The typhoon with the international name “Mindulle” continues to weaken while moving slowly over the Philippine Sea on Monday evening, Sept. 27, the Philippine Atmospheric, Geophysical and Astronomical Services Administration (PAGASA) said in its 11 p.m. advisory.
Mindulle remains a typhoon packing maximum sustained winds of 150 kilometers per hour (kph) near the center and gustiness of up to 185 kph while moving north-northwestward slowly.
“Typhoon Mindulle has been moving very slowly over the past 24 hours due to a blocking ridge of high pressure area extending from mainland China. Data shows that the ridge is forecast to weaken within the next 24 hours, allowing the typhoon to gradually accelerate,” PAGASA said.
As of 10 p.m., the center of the eye of typhoon Mindulle was estimated by PAGASA at 1,485 kilometers east of extreme northern Luzon.
Based on the latest forecast, Mindulle will likely enter the Philippine area of responsibility (PAR) between Tuesday evening, Sept. 28, and Wednesday morning, Sept. 29, and will be locally called “Lannie.”
However, it may only stay briefly inside the PAR as it is seen to exit the vicinity between Wednesday evening and Thursday morning, Sept. 30.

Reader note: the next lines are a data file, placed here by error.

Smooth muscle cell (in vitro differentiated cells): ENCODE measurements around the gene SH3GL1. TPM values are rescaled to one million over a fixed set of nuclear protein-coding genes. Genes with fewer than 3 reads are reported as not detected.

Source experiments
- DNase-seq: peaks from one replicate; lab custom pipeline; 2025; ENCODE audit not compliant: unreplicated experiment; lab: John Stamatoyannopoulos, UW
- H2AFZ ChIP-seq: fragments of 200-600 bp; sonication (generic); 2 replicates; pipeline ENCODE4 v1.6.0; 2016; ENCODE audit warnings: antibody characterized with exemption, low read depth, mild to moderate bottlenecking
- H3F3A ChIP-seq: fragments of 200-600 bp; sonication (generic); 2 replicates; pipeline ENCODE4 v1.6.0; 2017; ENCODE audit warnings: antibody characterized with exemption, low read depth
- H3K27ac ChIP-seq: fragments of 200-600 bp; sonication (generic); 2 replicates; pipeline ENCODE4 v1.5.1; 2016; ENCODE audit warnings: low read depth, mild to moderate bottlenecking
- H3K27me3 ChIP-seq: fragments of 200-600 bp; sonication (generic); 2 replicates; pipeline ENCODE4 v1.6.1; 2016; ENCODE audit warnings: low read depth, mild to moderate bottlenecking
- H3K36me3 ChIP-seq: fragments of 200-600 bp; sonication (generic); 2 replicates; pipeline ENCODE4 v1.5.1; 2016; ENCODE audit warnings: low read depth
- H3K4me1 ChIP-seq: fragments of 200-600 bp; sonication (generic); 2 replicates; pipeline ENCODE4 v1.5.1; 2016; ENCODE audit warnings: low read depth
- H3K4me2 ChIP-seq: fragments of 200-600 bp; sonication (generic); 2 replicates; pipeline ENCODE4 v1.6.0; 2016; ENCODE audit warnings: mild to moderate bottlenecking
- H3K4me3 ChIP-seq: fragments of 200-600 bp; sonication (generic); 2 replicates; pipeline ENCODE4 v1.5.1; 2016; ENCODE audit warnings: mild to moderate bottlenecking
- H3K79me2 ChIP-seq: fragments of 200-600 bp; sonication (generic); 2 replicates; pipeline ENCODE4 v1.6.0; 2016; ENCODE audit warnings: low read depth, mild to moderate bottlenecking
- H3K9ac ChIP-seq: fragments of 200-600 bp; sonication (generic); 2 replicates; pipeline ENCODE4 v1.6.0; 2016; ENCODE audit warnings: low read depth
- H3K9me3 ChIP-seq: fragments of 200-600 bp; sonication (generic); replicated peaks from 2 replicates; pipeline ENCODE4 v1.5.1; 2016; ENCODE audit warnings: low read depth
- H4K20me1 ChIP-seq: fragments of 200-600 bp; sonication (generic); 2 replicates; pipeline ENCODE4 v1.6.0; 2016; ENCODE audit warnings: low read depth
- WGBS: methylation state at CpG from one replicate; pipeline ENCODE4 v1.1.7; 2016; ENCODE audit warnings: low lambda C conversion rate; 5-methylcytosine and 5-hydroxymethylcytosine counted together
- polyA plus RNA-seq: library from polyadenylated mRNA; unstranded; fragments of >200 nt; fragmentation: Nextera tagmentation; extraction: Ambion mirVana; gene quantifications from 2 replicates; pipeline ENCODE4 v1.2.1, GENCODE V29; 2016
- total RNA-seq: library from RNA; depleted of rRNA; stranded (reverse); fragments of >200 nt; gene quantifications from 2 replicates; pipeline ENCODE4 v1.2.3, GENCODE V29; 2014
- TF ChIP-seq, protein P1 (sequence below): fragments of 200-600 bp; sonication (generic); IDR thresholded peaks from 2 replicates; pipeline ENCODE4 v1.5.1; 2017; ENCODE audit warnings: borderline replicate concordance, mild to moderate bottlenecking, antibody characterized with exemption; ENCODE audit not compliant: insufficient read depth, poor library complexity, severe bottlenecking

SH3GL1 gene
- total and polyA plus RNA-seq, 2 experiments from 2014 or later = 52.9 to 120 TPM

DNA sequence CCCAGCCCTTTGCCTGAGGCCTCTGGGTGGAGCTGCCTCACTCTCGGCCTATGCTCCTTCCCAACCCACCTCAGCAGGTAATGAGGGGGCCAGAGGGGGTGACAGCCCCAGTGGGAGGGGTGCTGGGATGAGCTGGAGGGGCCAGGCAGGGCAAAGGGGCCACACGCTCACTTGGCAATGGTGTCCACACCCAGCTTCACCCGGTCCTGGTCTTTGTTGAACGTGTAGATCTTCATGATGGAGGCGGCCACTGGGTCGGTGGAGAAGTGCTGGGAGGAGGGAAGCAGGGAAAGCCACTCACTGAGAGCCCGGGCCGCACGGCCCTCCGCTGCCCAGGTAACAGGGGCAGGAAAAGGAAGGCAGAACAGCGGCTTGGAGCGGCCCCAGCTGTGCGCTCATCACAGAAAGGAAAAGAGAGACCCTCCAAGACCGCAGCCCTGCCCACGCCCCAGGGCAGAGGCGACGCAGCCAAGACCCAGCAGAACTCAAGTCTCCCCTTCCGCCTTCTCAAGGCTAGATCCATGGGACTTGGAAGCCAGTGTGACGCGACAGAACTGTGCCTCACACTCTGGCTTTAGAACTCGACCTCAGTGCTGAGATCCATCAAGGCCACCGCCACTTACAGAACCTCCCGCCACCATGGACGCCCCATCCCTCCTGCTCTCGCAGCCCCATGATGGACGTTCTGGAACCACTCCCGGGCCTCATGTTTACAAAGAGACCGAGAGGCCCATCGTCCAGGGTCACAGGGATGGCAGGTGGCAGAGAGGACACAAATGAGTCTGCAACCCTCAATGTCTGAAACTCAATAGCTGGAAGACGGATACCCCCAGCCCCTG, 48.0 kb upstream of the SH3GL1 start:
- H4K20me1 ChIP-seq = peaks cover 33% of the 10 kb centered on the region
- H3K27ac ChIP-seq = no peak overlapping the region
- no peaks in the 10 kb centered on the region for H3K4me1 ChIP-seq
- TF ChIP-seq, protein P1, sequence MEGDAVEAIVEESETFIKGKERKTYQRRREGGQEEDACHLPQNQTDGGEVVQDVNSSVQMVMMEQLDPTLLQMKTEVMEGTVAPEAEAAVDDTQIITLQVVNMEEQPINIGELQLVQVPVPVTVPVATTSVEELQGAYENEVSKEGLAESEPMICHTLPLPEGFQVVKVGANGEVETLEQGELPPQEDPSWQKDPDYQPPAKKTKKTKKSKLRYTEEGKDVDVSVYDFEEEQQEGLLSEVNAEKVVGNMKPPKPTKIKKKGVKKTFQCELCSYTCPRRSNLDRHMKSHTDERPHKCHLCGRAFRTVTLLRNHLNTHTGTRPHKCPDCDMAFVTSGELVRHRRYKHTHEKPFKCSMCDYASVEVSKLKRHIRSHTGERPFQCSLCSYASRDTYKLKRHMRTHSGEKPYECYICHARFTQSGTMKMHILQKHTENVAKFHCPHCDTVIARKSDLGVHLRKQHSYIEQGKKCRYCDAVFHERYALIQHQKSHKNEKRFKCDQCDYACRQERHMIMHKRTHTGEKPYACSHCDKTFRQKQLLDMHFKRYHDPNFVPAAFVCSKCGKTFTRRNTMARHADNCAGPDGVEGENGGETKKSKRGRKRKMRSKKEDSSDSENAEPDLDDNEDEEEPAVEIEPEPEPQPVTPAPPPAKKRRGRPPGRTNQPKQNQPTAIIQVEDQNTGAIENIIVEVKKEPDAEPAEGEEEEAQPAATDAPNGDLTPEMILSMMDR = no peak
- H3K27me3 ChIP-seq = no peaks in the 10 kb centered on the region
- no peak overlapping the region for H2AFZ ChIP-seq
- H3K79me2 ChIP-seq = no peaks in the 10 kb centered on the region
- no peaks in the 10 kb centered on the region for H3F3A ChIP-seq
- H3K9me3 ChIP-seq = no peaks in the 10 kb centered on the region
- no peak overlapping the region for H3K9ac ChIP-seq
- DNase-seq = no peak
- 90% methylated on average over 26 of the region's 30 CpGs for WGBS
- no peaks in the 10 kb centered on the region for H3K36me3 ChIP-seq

“This typhoon is unlikely to directly affect the weather condition of the country throughout the forecast period [but] moderate to rough seas due to swells caused by the typhoon is now prevailing over the seaboards of extreme northern Luzon and will likely affect the northern and eastern seaboards of Luzon beginning tomorrow,” PAGASA pointed out.
“These conditions are risky for those using small sea crafts. Mariners are advised to take precautionary measures when venturing out to sea and, if possible, avoid navigating in these conditions,” it added.
Partly cloudy to cloudy conditions may persist over Metro Manila and the rest of the country in the next 24 hours.
However, PAGASA continued to advise the public to take precautions against possible flash floods or landslides especially during the occurrence of severe thunderstorms that are often associated with short-lived heavy rains.